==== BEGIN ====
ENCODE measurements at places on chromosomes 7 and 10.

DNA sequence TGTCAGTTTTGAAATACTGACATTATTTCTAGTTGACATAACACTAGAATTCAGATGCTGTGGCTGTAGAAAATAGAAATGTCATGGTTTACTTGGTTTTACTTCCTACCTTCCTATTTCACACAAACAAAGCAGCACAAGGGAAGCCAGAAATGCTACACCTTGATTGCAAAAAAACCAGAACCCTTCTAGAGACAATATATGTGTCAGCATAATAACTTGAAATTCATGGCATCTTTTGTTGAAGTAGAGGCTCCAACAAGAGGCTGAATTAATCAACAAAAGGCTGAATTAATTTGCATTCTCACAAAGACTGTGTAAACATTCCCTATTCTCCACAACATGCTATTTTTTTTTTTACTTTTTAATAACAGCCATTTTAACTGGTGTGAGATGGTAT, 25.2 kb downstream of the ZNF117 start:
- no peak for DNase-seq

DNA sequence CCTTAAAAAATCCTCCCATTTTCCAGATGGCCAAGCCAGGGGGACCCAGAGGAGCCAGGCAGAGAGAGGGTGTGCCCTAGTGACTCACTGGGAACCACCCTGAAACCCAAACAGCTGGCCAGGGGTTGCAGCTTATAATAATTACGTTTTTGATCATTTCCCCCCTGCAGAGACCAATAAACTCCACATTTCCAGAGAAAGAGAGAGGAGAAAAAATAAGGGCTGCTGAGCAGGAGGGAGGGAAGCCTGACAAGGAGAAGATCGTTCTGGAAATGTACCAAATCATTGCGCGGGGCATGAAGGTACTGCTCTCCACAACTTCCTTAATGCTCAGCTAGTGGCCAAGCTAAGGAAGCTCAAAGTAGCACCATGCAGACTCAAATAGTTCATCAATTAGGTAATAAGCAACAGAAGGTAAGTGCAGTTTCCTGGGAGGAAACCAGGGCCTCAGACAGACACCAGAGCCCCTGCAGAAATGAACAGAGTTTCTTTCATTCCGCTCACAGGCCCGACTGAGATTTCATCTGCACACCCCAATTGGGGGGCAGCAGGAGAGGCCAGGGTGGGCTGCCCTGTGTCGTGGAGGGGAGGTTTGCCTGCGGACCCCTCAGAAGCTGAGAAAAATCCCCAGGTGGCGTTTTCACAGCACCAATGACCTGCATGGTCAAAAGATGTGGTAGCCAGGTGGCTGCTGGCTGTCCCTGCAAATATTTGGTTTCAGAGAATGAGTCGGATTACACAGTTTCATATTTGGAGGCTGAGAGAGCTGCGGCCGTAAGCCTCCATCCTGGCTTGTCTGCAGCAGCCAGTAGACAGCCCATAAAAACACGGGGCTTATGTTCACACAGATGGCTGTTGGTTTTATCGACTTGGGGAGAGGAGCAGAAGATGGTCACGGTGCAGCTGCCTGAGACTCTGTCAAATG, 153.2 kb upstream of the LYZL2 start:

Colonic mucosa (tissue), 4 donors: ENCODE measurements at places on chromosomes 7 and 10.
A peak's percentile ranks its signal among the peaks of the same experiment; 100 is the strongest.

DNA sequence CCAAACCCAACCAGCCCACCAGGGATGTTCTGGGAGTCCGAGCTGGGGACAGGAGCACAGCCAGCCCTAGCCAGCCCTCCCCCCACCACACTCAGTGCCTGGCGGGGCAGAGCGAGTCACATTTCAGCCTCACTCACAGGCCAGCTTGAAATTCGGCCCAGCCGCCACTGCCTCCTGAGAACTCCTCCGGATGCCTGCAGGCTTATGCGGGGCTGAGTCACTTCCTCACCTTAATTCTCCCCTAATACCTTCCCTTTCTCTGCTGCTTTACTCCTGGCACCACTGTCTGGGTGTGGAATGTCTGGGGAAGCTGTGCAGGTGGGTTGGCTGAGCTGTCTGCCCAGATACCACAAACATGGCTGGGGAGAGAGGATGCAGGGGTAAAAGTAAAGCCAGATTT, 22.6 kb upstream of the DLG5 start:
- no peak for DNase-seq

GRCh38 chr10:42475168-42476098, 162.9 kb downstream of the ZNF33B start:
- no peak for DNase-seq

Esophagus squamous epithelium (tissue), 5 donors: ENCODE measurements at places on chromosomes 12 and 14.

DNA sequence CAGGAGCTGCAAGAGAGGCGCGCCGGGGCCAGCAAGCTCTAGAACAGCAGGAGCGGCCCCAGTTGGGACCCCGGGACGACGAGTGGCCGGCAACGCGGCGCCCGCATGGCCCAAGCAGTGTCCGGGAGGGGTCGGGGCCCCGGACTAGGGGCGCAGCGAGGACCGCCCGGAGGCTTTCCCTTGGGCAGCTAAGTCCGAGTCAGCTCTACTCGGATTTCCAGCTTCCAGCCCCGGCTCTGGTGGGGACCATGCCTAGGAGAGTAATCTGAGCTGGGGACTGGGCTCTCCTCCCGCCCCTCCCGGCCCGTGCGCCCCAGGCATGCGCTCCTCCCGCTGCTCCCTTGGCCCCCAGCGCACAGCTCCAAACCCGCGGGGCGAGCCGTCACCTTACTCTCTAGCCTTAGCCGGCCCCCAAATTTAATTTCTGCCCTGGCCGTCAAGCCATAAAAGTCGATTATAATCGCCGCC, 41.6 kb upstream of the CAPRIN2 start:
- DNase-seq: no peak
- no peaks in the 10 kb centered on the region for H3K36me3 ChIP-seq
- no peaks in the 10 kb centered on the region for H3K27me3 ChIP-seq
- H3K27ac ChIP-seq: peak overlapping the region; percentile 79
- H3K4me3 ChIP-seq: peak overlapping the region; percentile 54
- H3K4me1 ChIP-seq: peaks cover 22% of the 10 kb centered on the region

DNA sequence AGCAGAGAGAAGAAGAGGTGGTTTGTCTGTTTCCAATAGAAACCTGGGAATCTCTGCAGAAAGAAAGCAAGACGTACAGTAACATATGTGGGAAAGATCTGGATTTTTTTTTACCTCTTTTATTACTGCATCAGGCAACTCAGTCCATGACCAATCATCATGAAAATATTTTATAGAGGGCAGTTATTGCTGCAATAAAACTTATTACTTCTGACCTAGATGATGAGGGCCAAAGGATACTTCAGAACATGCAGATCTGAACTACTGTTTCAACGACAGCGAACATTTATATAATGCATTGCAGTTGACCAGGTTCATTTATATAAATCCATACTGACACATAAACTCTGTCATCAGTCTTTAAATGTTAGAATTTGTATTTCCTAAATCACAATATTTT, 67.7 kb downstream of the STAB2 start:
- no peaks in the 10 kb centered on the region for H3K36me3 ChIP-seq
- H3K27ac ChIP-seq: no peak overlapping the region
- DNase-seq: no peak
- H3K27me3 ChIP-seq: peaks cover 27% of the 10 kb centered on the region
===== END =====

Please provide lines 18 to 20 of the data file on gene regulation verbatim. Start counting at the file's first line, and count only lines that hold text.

- H3K4me1 ChIP-seq: peaks cover 22% of the 10 kb centered on the region

DNA sequence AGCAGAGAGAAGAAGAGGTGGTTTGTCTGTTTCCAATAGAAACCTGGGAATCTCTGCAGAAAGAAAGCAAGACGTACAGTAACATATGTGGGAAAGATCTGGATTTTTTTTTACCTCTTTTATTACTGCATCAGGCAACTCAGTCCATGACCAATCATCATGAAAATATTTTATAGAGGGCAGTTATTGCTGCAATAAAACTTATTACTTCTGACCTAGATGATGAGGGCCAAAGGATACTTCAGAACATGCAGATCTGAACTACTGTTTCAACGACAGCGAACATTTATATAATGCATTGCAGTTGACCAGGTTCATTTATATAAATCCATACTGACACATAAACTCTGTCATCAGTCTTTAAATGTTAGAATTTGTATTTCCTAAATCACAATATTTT, 67.7 kb downstream of the STAB2 start:
- no peaks in the 10 kb centered on the region for H3K36me3 ChIP-seq